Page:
When Judge Dredd’s past catches up with him and a former Judge reappears he’s framed for a crime he didn’t commit and Mega City is thrown into chaos.
The first film adaptation based on the popular British comic book character Judge Dredd, director Danny Cannon (The Young Americans) delivers a visual treat complemented by Adrian Biddle’s cinematography. While some of the special effects, back projections etc. have aged, many elements, especially the sets, practical effects and makeup still hold up nicely. The costumes designed by Gianni Versace are a mixed bag and Sylvester Stallone as Judge Dredd is wise to discard the clunker unpractical 2000 A.D. costume pieces at every opportunity.
At times it feels choppy, especially in the last act. What’s seems evident as you watch Cannon’s offering is that it’s uneven, this apparently is due to studio interference, creative disputes and script changes. The other thing which takes the edge off the mix of Blade Runner and Bravestarr inspired aesthetics, aside from it feeling lighter than it’s comic source material is it’s similarities to Stallone’s Demolition Man (1993) which came out two years earlier. They’re both police films set in the future; feature comic relief Rob Schneider, the main character is framed, there’s corrupt officials – the list goes on and you can’t help feel a slight case of déjà vu.
Despite Dredd nontraditionally removing his helmet Stallone does a good job as the shamed Judge, John Spartan, er I mean Judge Joseph Dredd, sentenced to life imprisonment. Again Stallone’s Dredd works best when he’s playing it straight, training cadets, sentencing and offering emotion with his mentor Chief Justice Fargo played by the excellent Max von Sydow.
The comedy throughout is humorous – but it just doesn’t fit Dredd’s tone and would have been better placed in an action movie that doesn’t take itself too seriously like Demolition Man. Judge Dredd for some reason tries to be both a violent action and one-liner Schneider buddy movie. The cast are on form and the characters are fleshed out. Notable is Diane Lane as Judge Hershey. Jürgen Prochnow’s Judge Griffin the the rest of the cast are effective in their respective roles, right down to a small bit part by Ian Dury.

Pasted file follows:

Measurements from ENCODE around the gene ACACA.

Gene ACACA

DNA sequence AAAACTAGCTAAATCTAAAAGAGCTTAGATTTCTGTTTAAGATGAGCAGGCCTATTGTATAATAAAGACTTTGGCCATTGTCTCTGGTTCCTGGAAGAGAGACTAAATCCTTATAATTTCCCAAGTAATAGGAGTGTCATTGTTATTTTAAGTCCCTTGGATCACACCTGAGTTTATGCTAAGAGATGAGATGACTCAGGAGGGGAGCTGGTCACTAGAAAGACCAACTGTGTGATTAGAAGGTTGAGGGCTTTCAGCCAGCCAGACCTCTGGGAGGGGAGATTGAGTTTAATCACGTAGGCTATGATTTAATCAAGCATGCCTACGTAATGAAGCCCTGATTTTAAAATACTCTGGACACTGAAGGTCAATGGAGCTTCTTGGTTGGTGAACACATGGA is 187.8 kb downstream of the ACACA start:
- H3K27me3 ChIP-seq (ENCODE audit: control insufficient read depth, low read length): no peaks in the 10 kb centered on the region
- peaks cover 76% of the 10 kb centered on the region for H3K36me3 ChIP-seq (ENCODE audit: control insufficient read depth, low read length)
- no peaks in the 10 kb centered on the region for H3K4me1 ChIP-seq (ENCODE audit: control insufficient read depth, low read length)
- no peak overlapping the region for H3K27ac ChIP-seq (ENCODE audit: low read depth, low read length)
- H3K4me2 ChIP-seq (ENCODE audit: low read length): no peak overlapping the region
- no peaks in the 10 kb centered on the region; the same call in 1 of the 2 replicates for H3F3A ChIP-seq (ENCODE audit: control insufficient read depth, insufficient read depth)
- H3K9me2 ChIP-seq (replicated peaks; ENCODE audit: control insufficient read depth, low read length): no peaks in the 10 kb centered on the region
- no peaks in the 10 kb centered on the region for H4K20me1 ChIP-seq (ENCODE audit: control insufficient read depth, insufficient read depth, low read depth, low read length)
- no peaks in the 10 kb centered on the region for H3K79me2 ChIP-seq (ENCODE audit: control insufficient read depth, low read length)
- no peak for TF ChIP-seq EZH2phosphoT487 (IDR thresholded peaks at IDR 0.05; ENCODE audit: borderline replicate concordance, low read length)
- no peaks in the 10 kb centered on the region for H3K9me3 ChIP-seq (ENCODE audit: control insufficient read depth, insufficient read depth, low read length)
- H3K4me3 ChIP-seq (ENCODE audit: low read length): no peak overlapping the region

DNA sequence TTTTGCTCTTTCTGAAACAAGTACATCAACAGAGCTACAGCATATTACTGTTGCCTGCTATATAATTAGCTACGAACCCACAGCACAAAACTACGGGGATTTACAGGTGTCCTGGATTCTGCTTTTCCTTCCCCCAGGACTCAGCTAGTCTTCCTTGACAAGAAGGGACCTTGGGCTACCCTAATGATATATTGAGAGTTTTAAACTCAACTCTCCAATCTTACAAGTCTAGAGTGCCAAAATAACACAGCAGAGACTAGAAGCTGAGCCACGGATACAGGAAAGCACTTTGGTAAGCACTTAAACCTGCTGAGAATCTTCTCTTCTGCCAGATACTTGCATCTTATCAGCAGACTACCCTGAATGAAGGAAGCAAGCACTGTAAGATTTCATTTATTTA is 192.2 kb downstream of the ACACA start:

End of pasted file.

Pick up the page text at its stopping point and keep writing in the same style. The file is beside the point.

The mystery story is fleshed out and plays out quite well with reactivated projects, faked evidence and doctored photos. There’s some stand out scenes which include Dredd fighting psychotic Rico Dredd played wonderfully by Armand Assante as his clone Judges are awakened. With some great makeup there’s the Angel Gang, a family of cannibalistic scavengers. There’s Rico escaping from prison and reactivating a giant ABC Warrior robot. And a part where Schneider’s Fergee and Dredd must run through a tunnel in 30 seconds or be burnt alive.
With Alan Silvestri’s score adding weight, Cannon pacts in a lot of story threads which gives it scale. And to his credit Judge Dredd has plenty of visuals and some interesting darker sci-fi elements.
While its 2012 attempt fairs better, Judge Dredd ’95 remains a scifi action worth checking out.